As white clouds of smoke above St Peter’s signal the election of Pope Francis I, and we await a new Bishop for our diocese, we have one other new arrival to announce.
We welcome Stephen Matthews as our new CAFOD diocesan manager for East Anglia. Taking over from John Malley who has retired after seven years, Stephen looks forward to meeting volunteers, clergy and supporters in parishes and schools across our diocese.
On taking up his position, Stephen said:
“Working for CAFOD and serving the people of East Anglia is a real honour and privilege. My first priority is to the children, parents, priests and parishioners of East Anglia. As Catholics, we are committed to fighting injustice and standing in solidarity with poor communities across the world.
I look forward to meeting you, seeing the work that God is doing through your hands, to stand with you as you stand alongside our brothers and sisters across the world, sharing their concerns, and doing everything possible to create lasting change.
I will do my best to listen and represent your interests in CAFOD’s work across the diocese. If you have any issues or comments please get in touch.”
I have just arrived from the poorer quarters of east London where I have spent the last year with a small but award-winning charity that works for a just world where people put people first. Working for Quaker Social Action is just one part of the ecumenical journey that has brought me to CAFOD and to work again for the Church.
I grew up as a Catholic, born into a catholic family. At primary school the head teacher taught us the catechism and at sixth form I organised some of the assemblies. I also spent time as head altar server, Eucharistic Minister and helped with the youth group. As the Church’s charity, CAFOD was an important part of my upbringing. It, and the Church’s teaching, has shaped my awareness of the world and my passion for social justice.
When I went to study Theology at Birmingham University, I paused to consider if I to be a priest. The often small quiet voice of God called me, but to the sacrament of marriage, and I am now married to a priest.
Ten years ago I lived in Cambridge after my wife and I married. Now we have returned. My wife is parish priest – vicar as they say in the Church of England – of St Bene’t’s in the centre of Cambridge, and when I’m not there on Sunday I am in the pew at OLEM.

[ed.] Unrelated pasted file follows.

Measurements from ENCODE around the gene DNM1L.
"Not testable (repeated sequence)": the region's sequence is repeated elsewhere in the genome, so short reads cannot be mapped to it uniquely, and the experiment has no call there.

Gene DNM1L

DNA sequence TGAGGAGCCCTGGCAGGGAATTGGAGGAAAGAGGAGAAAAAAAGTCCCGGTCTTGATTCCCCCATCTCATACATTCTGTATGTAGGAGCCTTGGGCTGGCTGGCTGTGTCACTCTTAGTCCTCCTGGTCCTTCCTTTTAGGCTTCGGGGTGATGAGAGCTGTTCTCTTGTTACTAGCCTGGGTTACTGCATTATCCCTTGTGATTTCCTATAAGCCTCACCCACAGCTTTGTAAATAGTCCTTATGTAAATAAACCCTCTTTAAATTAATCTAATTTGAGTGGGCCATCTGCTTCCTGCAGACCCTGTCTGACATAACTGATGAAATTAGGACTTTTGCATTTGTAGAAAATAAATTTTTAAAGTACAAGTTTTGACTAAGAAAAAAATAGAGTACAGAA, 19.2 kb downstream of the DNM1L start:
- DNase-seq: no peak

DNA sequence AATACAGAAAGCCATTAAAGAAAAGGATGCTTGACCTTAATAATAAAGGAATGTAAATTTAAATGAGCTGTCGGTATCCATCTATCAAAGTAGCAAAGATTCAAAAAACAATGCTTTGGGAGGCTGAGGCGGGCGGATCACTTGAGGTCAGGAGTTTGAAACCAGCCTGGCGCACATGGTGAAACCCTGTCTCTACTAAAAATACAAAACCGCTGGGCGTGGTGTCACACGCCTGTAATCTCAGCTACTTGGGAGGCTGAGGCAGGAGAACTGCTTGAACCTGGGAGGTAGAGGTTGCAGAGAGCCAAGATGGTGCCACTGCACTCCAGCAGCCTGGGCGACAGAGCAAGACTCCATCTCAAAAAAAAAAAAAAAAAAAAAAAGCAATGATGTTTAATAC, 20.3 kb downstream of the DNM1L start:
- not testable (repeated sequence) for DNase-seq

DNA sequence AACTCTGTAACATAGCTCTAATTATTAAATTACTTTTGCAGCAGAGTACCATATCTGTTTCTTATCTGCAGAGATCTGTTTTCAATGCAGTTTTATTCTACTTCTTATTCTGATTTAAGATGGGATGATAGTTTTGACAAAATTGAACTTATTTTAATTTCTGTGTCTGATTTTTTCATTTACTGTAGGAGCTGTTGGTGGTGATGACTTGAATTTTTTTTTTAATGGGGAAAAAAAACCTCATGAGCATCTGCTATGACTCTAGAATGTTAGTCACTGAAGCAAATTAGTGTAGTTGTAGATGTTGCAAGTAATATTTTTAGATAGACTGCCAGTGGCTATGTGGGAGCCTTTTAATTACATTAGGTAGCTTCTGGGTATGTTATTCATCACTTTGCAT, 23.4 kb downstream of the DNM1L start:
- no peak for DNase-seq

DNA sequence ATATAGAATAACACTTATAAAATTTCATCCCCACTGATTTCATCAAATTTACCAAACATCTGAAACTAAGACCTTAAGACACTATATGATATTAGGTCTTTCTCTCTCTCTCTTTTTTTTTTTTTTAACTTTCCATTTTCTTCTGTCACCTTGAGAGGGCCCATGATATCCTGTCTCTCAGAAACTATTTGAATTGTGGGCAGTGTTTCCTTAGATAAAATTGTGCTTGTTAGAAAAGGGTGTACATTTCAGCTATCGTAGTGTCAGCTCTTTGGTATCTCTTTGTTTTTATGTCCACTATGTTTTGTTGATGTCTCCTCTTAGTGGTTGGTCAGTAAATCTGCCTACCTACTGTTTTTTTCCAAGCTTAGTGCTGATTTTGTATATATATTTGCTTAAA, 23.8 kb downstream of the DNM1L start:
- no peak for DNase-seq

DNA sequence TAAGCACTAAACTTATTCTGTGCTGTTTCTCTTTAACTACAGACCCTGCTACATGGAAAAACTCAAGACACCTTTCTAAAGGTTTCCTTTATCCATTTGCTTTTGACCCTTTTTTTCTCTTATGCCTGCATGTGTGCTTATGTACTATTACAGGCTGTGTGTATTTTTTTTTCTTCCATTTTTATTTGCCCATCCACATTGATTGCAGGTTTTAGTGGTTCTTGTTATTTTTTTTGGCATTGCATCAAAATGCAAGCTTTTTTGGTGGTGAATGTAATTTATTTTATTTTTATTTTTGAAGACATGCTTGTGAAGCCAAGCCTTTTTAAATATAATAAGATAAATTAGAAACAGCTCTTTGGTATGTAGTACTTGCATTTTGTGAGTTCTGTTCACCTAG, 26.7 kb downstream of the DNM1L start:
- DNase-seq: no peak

I have served on government committees and arranged for people with direct experience of poverty and social exclusion to speak directly to politicians about the decisions that are affecting their lives, before then helping to set up a new Parliamentary Select Committee that is trying to quietly change the way MPs are able to represent their constituents by leading cross-cutting debates and championing e-petitions.
I am passionate about helping people fulfil their potential and be as brilliant as they can. My favourite verse, guiding me through life is John 10.10: “I have come so that they may have life and live it to the full.”
Wherever poverty, injustice and inequality get in the way, I will get stuck in, dealing with the messiness of the church, politics and human life, listening to those who have more experience and seeking to discern the voice of God, so we can together turn the world upside down and if needs be, ‘send the rich away empty’.
I spent two years running a parliamentary committee on poverty, and a further four years running another committee on young people. To both these groups, when we met with government minsters and politicians, I invited the real experts: those with experience of poverty and young people. These sessions were some of the liveliest in Parliament and politicians of all colours quickly found they had to actually answer the questions, and those who did so benefited from a real dialogue.
It was often the quietest people who had the most amazing stories. Some of my favourite moments come from helping young people who were not the most polished speakers, explain themselves in a way that could be easily understood. For my part, I gave them the skills and confidence to speak to powerful people in imposing places. Then I watched as they interrogated senior politicians, for instance about taxation, citizenship and social justice.
‘IF’ is the name of the new campaign for CAFOD and other development agencies across this year. Everyone in the world could have enough food IF we make it happen. It is part of the broader Hungry for Change campaign. I’m hungry for change and an end to poverty and inequality. Let me know if you are hungry for change too.
For more information about Stephen have a look at: uk.linkedin.com/in/stephencafod/